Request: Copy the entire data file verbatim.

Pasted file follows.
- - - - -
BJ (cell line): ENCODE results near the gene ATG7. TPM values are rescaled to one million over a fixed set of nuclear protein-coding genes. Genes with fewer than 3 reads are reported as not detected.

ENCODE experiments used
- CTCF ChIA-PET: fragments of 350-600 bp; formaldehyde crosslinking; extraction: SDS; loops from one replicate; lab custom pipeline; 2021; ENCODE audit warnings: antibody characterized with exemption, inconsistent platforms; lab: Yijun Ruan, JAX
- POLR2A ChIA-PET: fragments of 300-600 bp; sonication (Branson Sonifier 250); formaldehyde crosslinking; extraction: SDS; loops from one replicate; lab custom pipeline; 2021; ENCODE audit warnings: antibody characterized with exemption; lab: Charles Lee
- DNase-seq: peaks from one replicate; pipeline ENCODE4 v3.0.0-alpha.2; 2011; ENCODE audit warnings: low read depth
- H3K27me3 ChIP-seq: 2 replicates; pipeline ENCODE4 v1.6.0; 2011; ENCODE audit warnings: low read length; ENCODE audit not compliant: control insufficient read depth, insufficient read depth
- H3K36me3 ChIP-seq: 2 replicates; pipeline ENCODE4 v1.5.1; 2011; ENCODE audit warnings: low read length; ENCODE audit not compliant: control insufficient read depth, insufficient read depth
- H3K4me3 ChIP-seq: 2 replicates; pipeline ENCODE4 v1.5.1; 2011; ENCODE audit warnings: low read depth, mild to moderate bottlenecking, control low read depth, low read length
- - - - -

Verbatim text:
BJ (cell line): ENCODE results near the gene ATG7. TPM values are rescaled to one million over a fixed set of nuclear protein-coding genes. Genes with fewer than 3 reads are reported as not detected.

ENCODE experiments used
- CTCF ChIA-PET: fragments of 350-600 bp; formaldehyde crosslinking; extraction: SDS; loops from one replicate; lab custom pipeline; 2021; ENCODE audit warnings: antibody characterized with exemption, inconsistent platforms; lab: Yijun Ruan, JAX
- POLR2A ChIA-PET: fragments of 300-600 bp; sonication (Branson Sonifier 250); formaldehyde crosslinking; extraction: SDS; loops from one replicate; lab custom pipeline; 2021; ENCODE audit warnings: antibody characterized with exemption; lab: Charles Lee
- DNase-seq: peaks from one replicate; pipeline ENCODE4 v3.0.0-alpha.2; 2011; ENCODE audit warnings: low read depth
- H3K27me3 ChIP-seq: 2 replicates; pipeline ENCODE4 v1.6.0; 2011; ENCODE audit warnings: low read length; ENCODE audit not compliant: control insufficient read depth, insufficient read depth
- H3K36me3 ChIP-seq: 2 replicates; pipeline ENCODE4 v1.5.1; 2011; ENCODE audit warnings: low read length; ENCODE audit not compliant: control insufficient read depth, insufficient read depth
- H3K4me3 ChIP-seq: 2 replicates; pipeline ENCODE4 v1.5.1; 2011; ENCODE audit warnings: low read depth, mild to moderate bottlenecking, control low read depth, low read length